China windfarm
Workers walk near wind turbines for generating electricity, at a wind farm in Guazhou, 950km (590 miles) northwest of Lanzhou in China. Photograph: CARLOS BARRIA/Reuters

Stop using China as an excuse for inaction on climate change

China is the world’s excuse for cruelty and barbarism. If we don’t behave atrociously, politicians and columnists assure us, China will, so we had better do it first, before we are outcompeted.

You want holidays, collective bargaining rights and fair conditions in the workplace? Forget it. When Chinese workers have none, such fripperies would “hamper British/US/Australian/Canadian industry”, making it uncompetitive.

Columnists like Thomas Friedman at the New York Times, gleefully regaling us with tales of Chinese workers being turfed out of their dormitories at midnight, marched to a workstation and obliged to perform a 12-hour shift to meet a last-minute order from Apple, insist that we either compete on these terms or perish. France, he once claimed, is doomed if it seeks to preserve a 35-hour week, while people in Asia “are ready to work a 35-hour day.”

In fact French workers are doing fine: it turns out that European countries with shorter working hours (France, the Netherlands and Denmark for example) have higher productivity per hour than those whose workers have to spend longer at their desks (such as Germany and Britain). And a country whose people have both decent wages and time to relax can support millions of jobs – in leisure and pleasure – that don’t exist where workers are treated as little more than slaves.

You want your rivers, air and wildlife protected? What planet are you on? China, we are told, doesn’t give a damn for such luxuries, with the result that if we don’t abandon our own regulations, it will take over the world.

On no topic are these claims made more often than on climate change. What is the point of limiting our greenhouse gas emissions, a thousand bloggers (and a fair few politicians) insist, if China is building a new power station every two weeks (or days or minutes or whatever the latest hyperbole suggests)? Taking action on climate change is useless and stupid in the face of the Chinese threat.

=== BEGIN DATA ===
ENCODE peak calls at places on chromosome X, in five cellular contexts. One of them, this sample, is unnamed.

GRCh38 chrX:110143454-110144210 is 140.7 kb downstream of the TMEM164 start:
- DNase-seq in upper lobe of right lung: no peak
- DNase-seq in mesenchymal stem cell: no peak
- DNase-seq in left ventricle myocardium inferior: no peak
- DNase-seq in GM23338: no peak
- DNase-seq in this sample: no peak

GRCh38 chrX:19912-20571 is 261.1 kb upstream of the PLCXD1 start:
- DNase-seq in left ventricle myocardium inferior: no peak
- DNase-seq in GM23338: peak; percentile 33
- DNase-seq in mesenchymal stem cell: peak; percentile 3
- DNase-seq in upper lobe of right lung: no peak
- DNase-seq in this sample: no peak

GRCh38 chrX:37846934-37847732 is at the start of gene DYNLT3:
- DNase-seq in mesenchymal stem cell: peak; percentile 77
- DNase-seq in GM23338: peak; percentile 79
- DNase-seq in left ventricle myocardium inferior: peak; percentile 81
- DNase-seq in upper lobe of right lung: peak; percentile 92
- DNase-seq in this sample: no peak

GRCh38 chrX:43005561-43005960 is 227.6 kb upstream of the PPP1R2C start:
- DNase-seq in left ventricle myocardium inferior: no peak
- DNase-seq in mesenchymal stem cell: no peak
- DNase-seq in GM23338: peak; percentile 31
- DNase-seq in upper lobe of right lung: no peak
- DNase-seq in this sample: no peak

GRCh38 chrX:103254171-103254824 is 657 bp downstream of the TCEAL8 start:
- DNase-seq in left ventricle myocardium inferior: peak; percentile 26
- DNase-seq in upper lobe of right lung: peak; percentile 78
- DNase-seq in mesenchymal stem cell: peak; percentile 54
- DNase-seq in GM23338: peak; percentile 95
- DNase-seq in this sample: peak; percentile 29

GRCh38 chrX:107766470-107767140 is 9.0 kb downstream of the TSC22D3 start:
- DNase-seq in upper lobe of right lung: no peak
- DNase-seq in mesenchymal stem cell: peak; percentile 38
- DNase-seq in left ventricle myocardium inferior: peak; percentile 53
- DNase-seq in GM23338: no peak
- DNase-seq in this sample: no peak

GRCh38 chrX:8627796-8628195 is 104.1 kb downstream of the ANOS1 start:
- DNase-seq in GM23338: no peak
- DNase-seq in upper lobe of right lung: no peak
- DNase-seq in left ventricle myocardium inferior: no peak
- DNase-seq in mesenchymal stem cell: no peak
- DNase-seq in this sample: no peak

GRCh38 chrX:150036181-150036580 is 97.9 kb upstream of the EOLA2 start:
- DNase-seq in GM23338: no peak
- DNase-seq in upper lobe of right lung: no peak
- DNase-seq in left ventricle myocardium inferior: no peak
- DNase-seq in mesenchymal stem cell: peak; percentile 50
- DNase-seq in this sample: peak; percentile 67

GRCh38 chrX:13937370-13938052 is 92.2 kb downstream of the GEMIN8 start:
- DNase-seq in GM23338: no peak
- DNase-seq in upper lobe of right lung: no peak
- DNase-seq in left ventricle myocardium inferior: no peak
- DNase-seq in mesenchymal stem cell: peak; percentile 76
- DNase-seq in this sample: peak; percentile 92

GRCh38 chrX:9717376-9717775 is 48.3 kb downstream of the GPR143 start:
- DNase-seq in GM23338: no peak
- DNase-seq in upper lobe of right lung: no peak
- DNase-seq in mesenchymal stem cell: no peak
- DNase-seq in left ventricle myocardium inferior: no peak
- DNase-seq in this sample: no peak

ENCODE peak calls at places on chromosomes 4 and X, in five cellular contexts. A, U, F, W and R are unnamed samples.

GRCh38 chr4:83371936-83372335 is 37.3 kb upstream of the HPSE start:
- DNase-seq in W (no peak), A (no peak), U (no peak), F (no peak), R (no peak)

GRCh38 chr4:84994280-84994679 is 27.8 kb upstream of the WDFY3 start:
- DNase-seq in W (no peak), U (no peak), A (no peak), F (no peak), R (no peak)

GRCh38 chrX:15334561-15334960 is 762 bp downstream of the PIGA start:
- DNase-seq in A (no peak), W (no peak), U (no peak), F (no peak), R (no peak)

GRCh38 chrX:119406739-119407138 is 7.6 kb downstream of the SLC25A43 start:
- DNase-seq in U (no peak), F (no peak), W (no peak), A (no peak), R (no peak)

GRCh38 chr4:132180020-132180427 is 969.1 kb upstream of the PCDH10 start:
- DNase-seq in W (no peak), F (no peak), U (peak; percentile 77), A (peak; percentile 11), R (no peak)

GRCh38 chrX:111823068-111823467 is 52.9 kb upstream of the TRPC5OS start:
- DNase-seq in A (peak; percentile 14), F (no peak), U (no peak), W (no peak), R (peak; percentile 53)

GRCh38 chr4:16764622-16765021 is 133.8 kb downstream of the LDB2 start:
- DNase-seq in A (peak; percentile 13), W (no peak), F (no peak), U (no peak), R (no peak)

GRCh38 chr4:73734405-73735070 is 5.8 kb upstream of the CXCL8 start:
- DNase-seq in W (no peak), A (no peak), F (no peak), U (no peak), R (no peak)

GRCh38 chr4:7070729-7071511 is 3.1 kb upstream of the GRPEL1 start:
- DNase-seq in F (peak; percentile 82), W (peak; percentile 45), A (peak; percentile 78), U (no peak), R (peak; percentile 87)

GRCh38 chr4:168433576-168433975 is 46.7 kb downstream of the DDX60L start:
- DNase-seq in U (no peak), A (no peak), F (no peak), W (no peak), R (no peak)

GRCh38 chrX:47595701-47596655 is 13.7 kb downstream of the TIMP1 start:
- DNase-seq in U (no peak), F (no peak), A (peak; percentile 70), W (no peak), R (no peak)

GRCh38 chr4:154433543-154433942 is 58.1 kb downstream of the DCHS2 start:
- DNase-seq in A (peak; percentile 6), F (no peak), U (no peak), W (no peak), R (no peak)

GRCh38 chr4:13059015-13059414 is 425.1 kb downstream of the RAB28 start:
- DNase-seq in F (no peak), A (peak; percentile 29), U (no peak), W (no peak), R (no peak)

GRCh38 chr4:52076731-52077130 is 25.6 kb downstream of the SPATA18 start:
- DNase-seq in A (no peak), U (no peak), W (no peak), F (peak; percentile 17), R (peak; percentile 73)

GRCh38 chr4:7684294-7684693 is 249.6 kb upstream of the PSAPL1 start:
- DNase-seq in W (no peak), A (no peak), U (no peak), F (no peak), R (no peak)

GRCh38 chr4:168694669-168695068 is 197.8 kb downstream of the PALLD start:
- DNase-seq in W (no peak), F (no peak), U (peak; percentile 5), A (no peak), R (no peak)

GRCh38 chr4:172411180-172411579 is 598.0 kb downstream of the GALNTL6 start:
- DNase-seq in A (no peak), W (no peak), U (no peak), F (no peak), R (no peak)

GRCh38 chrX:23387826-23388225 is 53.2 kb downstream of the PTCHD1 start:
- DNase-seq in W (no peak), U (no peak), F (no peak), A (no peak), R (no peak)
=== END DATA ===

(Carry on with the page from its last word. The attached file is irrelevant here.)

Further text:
China is not just a country. It is whatever powerful interests want us to be. It is, they suggest, a remorseless, faceless, insuperable threat to civilisation, to which the only rational response is to abandon civilisation. So often is the threat invoked to justify the latest round of inhumane proposals that it needs a name. Perhaps we could hijack one: China Syndrome.

China Syndrome is the 21st century extension of the Yellow Peril myth. First formulated by Kaiser Wilhelm II, whose extreme militarism, racism and anti-Semitism prefigured the rise of Nazism in Germany, the term reflects a long-standing apprehension about the people of Asia, dating back perhaps to the Mongol invasions of eastern Europe. It invokes an uncaring, undifferentiated horde of philistines, possessed perhaps with supernatural powers, but without moral limits or human qualities like empathy, pity, love or self-restraint. Unless we took extreme measures to defend ourselves against this threat, Wilhelm and others insisted, this human swarm would outbreed and overrun the nations of the west.

The myth became a staple of schlock literature and films, spawning such characters as Fu Manchu and Ming the Merciless. The idea that the people of China might “steal our jobs” is also deep-rooted. It triggered a number of pogroms in the United States during the later decades of the 19thcentury, during which many Chinese immigrant workers were murdered.

It is, of course, true that China contributes substantially to the threat of climate breakdown: it is now the world’s largest emitter of greenhouse gases. It is also true that its diplomats often prove to be a hindrance during international negotiations on the subject. That was certainly the case at the UN climate conference in Bonn that ended on Thursday, where they refused even to discuss the crucial issue: how much global warming the policies adopted by each nation will cause.

This stands in apparent contrast to the agreement struck this week, as a result of Angela Merkel’s diplomacy, at the G7 meeting, calling for “a decarbonisation of the global economy over the course of this century”.

But to suggest that China is an inherent and insuperable threat, as many of my correspondents do (mostly those who alternate between insisting that man-made climate change isn’t happening and insisting that we can’t do anything about it anyway), is grievously to misrepresent the people of that nation.

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